“Yeah, I don’t get that either. But that’s okay. Praying about a problem is your department; doing something about a problem, that’s my department.”
Sam’s arms encircled her waist and her body settled into his. His familiar scent was therapy. Her heartbeat slowed; her tension eased.
“Come on.” He pulled back and kissed her forehead. “Let’s get some rest.”
Maggie slid into bed and tucked herself close to Sam, inviting sleep. But his breathing didn’t ease. While she teetered between both worlds, he was still working the case. Resisting the rest that lured her, she skimmed her fingertips up his arm and across his chest. His muscles were rigid, his whole body tense. “Want to talk?”
“No.” His chest rose and fell. “Yes. If there was something to talk about.”
He was holding back, as he often did, not disclosing information in order to protect the investigation, or maybe to protect her from worry. But he might succumb with a little encouragement. “There has to be something. What’s your instinct tell you?”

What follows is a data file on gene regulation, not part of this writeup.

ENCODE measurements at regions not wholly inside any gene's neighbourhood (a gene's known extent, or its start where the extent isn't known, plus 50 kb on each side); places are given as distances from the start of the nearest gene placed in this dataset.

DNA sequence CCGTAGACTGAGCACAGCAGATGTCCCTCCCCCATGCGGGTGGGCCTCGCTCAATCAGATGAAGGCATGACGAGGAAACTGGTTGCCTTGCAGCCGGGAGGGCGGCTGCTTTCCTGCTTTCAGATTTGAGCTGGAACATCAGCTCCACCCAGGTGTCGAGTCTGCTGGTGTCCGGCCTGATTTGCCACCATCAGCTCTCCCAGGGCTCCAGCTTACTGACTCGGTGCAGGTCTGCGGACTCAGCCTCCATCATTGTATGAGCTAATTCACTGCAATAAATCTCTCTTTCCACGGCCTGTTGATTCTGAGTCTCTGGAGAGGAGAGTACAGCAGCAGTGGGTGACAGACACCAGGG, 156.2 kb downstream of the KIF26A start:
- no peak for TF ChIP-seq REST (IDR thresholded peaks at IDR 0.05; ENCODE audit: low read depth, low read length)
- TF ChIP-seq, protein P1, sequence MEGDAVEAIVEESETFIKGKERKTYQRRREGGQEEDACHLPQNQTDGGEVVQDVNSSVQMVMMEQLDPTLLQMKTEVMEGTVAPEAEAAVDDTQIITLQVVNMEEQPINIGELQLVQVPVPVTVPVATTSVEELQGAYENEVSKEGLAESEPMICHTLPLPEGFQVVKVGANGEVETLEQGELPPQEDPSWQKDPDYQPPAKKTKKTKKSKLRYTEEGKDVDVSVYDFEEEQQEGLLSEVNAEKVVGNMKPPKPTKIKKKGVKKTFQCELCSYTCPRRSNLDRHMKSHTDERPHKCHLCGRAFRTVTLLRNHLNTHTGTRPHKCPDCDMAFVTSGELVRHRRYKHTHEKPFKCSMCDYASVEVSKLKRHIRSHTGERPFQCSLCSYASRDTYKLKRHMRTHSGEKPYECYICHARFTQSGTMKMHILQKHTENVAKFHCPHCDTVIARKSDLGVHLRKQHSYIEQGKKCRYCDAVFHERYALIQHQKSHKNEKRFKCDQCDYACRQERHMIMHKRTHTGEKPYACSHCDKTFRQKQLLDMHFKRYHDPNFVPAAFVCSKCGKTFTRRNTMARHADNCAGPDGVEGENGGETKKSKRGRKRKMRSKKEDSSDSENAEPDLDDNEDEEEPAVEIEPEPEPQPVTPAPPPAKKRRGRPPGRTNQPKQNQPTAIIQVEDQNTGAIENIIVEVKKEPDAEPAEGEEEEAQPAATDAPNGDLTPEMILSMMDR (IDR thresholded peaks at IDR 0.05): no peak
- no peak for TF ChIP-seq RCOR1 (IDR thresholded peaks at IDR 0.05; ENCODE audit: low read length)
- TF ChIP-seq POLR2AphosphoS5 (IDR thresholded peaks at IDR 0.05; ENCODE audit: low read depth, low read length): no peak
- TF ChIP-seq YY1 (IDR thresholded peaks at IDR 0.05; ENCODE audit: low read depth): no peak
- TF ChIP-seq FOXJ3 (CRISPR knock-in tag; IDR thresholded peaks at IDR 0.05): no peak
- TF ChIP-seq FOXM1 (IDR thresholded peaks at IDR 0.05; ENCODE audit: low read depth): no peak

“My instinct?” He grunted. “It doesn’t matter what my instinct tells me. It only matters what the evidence tells me. And there is none.”
“Come on, Lieutenant Blake. Trust yourself. You’re good at what you do.”
He shifted from his side to his back and stared toward the ceiling. The investigation reclaimed her husband. Attempting to keep him with her, she traced a path with her finger from his temple, along his jawline, down his neck. The combination opened the vault.
“It doesn’t add up.”
His jaw clenched beneath her fingertips.